The odds are stacked against an 18-year-old making the Canucks roster. First of all, there are just two of them left — Bo Horvat and Hunter Shinkaruk — and second of all, there are limited spots available in the lineup.
Most of the talk heading into this season has been about the third-line centre spot, with Horvat being the long shot among the players up for the role. But there’s one opening that has been less discussed until Monday night, after Shinkaruk impressed with his quick feet in the Canucks’ first preseason game: second line winger.
David Booth has yet to skate during Canucks training camp, either because he’s still on the mend from his March ankle surgery or because the Canucks are simply being overcautious. Either way, it’s entirely possible that Booth won’t be ready to start the season or will be held out of the lineup until he can skate a few times with the team in practice.
Assuming that Zack Kassian gets a chance to play with the Sedins to start the season, that would move Alex Burrows down to play with Booth and Ryan Kesler. If Booth isn’t in the lineup on opening night, that leaves at least a temporary opportunity for another player. The Canucks could simply choose to bump another winger up into that spot, like Jannik Hansen or Chris Higgins, but Mike Gillis and John Tortorella have preached giving youth a chance.
Shinkaruk isn’t the only young prospect vying for that spot, of course. Nicklas Jensen should be considered a favourite, given his experience playing against men in the Swedish Elite League last season and his strong play thus far in camp. Jordan Schroeder and Brendan Gaunce are both candidates to be third-line centre, but both have been discussed for a move to the wing, with Gaunce moving to the wing during the Young Stars Tournament.
It’s Shinkaruk that got the opportunity to start Monday’s game against the Sharks with Kesler and Burrows, though, scoring a gorgeous goal that quite literally brought fans in the crowd to tears. Granted, those fans were his parents.
It doesn’t get much more touching in hockey than seeing a dad get all choked up when his son scores his first quasi-NHL goal. Two seconds after the camera left his parents, tears exploded out of their eyes like they were characters in an anime.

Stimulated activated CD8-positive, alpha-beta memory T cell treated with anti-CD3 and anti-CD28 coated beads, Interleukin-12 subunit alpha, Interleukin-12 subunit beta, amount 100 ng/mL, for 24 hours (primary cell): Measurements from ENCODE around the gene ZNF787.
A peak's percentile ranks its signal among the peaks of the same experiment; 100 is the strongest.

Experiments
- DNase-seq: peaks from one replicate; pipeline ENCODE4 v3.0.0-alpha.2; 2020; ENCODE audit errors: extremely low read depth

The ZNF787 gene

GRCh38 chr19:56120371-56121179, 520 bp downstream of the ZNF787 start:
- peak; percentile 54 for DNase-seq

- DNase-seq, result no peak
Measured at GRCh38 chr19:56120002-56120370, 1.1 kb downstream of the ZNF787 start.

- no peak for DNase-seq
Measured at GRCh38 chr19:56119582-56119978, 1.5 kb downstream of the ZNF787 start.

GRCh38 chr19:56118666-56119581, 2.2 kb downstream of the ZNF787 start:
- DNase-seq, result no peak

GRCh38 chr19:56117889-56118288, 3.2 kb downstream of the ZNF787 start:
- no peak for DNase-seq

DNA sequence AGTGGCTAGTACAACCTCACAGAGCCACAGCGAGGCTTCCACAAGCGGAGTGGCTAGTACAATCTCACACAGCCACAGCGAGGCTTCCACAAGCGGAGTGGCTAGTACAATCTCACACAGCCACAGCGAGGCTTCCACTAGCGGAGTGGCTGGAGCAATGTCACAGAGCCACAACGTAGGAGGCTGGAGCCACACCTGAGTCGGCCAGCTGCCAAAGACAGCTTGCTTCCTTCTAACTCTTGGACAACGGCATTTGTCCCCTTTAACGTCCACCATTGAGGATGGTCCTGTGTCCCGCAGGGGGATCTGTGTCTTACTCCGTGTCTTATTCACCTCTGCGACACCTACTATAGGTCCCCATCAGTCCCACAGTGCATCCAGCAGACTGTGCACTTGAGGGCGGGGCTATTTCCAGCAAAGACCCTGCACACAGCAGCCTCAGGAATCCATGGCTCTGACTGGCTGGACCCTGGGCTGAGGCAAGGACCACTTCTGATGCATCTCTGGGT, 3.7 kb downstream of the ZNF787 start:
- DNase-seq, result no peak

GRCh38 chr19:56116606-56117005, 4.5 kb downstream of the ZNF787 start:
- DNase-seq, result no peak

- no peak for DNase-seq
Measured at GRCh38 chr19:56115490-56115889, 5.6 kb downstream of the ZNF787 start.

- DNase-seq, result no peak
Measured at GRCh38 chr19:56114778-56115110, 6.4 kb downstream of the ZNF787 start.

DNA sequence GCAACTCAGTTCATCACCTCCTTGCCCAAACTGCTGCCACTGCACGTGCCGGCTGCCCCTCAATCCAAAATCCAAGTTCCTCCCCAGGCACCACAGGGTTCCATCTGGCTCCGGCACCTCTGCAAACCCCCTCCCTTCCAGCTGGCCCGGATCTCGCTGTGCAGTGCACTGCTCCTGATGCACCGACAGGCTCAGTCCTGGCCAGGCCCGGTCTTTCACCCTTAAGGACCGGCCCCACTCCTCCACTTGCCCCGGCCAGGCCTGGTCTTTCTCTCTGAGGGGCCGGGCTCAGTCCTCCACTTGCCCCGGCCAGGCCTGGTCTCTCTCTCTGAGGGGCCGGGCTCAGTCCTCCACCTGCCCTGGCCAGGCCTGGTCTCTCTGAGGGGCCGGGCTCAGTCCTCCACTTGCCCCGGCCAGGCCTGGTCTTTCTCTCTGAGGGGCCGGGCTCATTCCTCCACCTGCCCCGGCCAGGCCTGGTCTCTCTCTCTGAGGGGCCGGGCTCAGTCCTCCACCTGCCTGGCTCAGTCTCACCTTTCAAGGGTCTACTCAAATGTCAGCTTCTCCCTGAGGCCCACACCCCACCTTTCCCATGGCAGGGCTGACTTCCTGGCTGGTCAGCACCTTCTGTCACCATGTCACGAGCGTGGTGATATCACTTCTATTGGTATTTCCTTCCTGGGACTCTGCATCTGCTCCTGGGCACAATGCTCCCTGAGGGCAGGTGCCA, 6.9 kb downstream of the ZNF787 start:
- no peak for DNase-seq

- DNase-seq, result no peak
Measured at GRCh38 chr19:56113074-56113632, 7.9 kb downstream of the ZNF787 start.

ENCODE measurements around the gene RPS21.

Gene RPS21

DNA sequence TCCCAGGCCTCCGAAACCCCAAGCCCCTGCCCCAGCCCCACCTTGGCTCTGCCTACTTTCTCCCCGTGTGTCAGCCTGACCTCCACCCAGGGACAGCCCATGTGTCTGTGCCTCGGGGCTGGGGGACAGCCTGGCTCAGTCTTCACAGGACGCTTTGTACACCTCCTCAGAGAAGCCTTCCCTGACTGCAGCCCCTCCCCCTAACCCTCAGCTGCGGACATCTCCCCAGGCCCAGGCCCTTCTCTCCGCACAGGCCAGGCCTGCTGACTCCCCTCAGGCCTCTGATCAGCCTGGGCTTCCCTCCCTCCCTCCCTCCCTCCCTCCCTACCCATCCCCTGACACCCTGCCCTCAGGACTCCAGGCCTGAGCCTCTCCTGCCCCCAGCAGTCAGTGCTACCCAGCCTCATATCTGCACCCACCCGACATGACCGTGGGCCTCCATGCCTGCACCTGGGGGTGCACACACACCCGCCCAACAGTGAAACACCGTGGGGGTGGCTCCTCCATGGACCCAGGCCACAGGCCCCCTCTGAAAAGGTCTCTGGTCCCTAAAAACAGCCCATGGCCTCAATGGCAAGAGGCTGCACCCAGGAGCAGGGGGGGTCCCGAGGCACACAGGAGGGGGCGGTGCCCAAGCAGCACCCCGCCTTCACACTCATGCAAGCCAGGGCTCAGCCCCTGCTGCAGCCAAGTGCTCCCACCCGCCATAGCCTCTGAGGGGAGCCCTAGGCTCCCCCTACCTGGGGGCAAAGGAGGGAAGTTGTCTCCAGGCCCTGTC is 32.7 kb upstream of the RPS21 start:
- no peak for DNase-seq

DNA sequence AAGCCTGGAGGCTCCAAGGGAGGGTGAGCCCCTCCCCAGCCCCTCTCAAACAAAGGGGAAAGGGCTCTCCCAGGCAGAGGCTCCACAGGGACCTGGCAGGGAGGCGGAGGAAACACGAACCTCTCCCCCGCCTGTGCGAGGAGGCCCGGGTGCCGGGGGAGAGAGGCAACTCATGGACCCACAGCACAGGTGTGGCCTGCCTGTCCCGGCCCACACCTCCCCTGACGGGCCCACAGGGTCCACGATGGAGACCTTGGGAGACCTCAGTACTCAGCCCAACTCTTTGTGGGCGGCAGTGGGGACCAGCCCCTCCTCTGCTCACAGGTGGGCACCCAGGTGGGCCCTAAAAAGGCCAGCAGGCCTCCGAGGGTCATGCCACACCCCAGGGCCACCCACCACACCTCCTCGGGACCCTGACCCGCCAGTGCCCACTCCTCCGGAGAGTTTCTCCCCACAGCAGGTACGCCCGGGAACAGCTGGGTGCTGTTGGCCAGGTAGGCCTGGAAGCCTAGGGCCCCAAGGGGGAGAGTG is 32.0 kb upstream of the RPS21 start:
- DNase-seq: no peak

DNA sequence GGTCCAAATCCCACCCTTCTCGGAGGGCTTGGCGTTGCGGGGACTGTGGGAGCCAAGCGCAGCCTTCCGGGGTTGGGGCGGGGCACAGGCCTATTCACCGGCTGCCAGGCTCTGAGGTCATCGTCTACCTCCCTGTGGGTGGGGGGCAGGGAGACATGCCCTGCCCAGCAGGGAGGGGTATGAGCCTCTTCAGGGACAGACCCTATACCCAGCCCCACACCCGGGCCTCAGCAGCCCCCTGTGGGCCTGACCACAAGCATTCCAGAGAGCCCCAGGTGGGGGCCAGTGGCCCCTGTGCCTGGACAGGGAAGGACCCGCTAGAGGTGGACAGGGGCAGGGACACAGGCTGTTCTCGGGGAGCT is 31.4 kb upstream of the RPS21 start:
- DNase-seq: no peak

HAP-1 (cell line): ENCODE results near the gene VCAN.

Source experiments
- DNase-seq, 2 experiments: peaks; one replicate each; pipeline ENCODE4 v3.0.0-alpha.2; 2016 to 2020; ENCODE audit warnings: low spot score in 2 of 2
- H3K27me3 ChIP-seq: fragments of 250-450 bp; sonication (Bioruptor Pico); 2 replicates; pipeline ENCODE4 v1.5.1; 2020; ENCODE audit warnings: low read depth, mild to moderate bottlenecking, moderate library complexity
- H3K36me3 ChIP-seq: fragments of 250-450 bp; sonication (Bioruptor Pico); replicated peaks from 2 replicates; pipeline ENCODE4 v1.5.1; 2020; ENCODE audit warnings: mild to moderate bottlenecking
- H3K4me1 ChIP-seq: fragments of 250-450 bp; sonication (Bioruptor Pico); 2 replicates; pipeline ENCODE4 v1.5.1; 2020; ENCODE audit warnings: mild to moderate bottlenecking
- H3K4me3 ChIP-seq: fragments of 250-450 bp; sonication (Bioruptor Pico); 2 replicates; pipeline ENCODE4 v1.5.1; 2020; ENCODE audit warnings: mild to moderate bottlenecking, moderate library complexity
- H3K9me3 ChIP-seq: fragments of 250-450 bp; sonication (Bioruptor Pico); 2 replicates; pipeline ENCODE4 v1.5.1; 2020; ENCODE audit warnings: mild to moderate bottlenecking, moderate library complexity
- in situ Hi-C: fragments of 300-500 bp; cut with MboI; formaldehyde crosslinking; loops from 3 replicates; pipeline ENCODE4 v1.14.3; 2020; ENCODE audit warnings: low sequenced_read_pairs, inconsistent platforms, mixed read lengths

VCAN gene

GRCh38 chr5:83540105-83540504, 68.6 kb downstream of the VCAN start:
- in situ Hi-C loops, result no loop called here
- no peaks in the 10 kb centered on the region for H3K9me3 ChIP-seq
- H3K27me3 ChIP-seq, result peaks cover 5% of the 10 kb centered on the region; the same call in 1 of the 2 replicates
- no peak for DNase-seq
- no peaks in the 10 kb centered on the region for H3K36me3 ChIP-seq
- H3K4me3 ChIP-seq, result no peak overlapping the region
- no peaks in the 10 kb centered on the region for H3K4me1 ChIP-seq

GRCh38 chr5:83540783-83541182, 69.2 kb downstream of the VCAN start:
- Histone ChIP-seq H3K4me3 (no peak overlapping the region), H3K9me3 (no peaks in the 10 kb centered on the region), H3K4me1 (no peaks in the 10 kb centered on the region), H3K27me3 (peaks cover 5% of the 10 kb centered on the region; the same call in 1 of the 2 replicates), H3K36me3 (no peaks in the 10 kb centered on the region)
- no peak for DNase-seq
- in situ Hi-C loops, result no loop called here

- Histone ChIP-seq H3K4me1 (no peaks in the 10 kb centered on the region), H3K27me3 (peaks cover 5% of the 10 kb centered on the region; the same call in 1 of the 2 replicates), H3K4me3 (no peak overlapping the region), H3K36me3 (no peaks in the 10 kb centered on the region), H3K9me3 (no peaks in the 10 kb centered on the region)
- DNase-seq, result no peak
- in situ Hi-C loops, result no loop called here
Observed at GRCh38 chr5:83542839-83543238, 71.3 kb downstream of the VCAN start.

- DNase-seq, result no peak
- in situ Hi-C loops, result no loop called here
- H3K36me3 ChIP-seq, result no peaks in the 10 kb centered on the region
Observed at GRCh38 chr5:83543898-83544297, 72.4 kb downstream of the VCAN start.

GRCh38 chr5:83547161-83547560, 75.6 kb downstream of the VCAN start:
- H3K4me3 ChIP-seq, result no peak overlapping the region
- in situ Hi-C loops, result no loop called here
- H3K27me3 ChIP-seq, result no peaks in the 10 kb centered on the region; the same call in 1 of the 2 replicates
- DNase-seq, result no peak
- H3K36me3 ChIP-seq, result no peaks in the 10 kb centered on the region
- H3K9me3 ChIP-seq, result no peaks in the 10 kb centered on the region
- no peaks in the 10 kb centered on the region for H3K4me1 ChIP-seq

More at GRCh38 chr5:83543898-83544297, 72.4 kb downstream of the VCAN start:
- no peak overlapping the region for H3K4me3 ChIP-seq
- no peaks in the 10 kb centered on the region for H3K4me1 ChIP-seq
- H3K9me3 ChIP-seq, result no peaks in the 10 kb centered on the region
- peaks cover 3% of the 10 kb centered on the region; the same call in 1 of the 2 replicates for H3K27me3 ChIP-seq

I touched on this goal in the I Watched This Game, but it really deserves some more attention. Not for the shot, which is thoroughly fantastic, but for the way he used his skating and edge work to completely convince the defender and the goaltender that he was going to pass the puck to Yannick Weber. That’s part of why there was space for Shinkaruk to pick the top corner, as goaltender Alex Stalock was cheating towards the pass.
That defender was Matt Irwin, who played all but 10 games for the Sharks during the regular season and appeared in all 11 of their playoff games, while playing significant minutes, so it wasn’t an AHL or prospect defender. That edge work actually reminded me of Jeff Skinner, which is a nice comparison considering he was a very good competitive figure skater growing up.
With those quick feet, Shinkaruk could use a nickname, but Twinkle Toes seems a little derogatory and Mumble suggests that he’s hard to hear when he talks, which definitely isn’t true. Although I’m tempted to go with Hunter “S***kicker” Shinkaruk, which just has a nice ring to it, but isn’t appropriate for polite company.
How likely is it that Shinkaruk will get a chance to make the opening lineup? It’s a long shot, to be sure, but Booth’s questionable status gives him a better chance to at least get a nine-game audition before his entry-level contract kicks in. There are a few other reasons he may get a shot.
While scouting reports indicated that Shinkaruk is a fairly one-dimensional offensive player, his game is much more multifaceted than that. Despite his size, Shinkaruk plays a surprisingly physical game, throwing hits on the forecheck and using good body positioning to make up for what he lacks in strength.
He’s also a pain in the backside on the ice, making him effective as an agitator. This was more readily apparent during the Young Stars Tournament, but there was a hint of it against the Sharks as well. If he can score goals while simultaneously getting under the skin of his opponents, he could be a beneficial addition to the Canucks as early as this season.
If he does have defensive shortcomings, as most rookies do, playing with two of the best two-way forwards on the team, Burrows and Kesler, would certainly help make up for them. The only caveat there is that Kesler and Burrows are likely to be matched up against the opposition’s best offensive players, which would be a tough task for a raw rookie.
After the final Young Stars game, I made an observation regarding Shinkaruk and his fellow first-round pick: “While Canucks fans will love the way Shinkaruk plays, Canucks coaches will love the way Bo Horvat plays.” That remains true, which makes it hard to assess what the coaching staff thinks of Shinkaruk, as it’s hard to rein in the excitement when you watch him play in the offensive zone.
Of course, this is after just one preseason game, but over-analysis is what we do here at PITB.Tags: david booth, Hunter Shinkaruk, Preseason